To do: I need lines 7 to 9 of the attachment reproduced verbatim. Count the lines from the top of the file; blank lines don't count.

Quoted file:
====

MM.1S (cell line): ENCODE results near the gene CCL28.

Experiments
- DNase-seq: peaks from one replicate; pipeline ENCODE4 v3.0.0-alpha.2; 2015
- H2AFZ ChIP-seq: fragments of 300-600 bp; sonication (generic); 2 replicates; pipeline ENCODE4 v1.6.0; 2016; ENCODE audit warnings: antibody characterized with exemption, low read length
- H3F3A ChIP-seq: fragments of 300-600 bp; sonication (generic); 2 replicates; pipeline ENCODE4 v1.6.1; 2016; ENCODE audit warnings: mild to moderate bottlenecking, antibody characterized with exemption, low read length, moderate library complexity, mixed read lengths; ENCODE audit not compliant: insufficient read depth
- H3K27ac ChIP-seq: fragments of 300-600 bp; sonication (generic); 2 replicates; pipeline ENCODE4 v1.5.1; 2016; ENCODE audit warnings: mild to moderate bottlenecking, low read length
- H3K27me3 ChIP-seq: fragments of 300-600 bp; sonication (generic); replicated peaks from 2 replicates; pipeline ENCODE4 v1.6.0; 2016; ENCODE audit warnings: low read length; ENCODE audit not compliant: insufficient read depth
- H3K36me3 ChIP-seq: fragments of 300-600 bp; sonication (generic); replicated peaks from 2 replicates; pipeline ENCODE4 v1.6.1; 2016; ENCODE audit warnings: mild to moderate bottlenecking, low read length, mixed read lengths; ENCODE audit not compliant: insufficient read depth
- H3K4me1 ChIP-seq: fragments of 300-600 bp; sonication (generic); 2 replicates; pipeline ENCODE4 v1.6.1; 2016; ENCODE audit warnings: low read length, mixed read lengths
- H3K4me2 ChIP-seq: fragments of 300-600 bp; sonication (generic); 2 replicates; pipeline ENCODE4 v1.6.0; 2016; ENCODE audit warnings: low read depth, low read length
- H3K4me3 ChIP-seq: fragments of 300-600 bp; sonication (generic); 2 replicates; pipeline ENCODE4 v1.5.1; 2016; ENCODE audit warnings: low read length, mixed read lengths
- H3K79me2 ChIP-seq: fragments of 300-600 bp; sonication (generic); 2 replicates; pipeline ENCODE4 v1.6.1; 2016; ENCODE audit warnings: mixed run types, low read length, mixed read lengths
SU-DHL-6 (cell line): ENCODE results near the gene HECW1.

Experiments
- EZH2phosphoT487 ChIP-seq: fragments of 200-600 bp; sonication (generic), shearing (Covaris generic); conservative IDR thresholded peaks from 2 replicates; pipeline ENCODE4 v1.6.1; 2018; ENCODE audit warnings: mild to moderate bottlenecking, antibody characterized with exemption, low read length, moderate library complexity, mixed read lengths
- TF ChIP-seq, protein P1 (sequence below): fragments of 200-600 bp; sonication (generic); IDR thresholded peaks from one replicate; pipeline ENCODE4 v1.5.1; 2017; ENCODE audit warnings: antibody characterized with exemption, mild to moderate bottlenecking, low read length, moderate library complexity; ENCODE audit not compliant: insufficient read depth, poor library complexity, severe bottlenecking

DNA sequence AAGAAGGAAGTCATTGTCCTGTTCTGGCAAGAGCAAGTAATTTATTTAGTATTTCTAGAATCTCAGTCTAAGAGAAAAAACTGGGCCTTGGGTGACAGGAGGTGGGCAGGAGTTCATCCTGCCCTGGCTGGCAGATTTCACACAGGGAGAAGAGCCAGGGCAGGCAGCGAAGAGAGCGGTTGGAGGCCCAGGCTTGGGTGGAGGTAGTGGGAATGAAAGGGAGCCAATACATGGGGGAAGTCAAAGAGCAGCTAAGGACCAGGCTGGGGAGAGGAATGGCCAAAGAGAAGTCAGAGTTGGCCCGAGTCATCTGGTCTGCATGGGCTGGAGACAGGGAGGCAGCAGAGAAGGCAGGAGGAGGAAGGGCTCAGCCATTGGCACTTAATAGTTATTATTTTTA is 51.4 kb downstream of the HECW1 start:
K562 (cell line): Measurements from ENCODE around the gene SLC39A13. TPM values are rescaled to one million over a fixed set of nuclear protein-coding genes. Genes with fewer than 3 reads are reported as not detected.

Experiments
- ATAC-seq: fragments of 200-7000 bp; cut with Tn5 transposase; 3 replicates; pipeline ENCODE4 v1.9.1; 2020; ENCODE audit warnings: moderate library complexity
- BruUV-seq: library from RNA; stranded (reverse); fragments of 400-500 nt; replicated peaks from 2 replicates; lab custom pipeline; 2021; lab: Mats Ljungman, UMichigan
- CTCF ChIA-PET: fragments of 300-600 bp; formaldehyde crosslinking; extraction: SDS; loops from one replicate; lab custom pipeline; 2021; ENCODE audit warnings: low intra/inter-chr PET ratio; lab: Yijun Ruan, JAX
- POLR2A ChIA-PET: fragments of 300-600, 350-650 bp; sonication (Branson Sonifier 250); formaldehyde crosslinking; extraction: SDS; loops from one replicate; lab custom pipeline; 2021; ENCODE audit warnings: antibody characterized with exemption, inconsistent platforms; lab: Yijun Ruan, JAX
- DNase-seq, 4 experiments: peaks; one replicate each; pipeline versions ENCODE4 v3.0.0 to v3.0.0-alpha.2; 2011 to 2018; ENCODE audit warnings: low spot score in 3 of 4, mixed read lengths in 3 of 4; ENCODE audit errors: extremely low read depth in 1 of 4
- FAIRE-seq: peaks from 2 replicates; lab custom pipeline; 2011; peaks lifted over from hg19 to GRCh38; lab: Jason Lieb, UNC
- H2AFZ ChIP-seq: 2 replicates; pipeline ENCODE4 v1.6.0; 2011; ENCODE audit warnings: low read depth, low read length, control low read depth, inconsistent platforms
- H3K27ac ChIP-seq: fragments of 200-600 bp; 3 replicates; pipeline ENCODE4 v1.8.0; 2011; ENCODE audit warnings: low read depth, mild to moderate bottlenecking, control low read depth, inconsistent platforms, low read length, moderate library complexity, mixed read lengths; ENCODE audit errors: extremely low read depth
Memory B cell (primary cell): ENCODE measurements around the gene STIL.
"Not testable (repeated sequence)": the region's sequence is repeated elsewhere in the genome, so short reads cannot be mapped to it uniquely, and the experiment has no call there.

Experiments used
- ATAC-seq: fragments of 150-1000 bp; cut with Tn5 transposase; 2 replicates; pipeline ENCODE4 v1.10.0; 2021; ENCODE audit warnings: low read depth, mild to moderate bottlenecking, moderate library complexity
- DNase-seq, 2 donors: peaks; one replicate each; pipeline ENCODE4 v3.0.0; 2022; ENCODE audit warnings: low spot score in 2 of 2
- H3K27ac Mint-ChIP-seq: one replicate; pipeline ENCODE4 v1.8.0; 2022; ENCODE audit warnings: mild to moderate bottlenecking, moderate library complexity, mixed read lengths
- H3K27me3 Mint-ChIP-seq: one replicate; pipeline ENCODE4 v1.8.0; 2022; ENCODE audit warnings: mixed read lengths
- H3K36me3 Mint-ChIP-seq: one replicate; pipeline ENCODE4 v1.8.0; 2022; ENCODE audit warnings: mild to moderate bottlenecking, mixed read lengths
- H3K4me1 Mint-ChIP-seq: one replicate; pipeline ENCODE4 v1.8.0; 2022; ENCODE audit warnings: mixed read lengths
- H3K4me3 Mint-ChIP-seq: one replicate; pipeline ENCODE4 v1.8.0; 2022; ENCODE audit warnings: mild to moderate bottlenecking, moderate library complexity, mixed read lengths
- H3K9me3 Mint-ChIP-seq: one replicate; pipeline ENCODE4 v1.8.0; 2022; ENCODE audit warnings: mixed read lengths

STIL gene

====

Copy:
- H3K27me3 ChIP-seq: fragments of 300-600 bp; sonication (generic); replicated peaks from 2 replicates; pipeline ENCODE4 v1.6.0; 2016; ENCODE audit warnings: low read length; ENCODE audit not compliant: insufficient read depth
- H3K36me3 ChIP-seq: fragments of 300-600 bp; sonication (generic); replicated peaks from 2 replicates; pipeline ENCODE4 v1.6.1; 2016; ENCODE audit warnings: mild to moderate bottlenecking, low read length, mixed read lengths; ENCODE audit not compliant: insufficient read depth
- H3K4me1 ChIP-seq: fragments of 300-600 bp; sonication (generic); 2 replicates; pipeline ENCODE4 v1.6.1; 2016; ENCODE audit warnings: low read length, mixed read lengths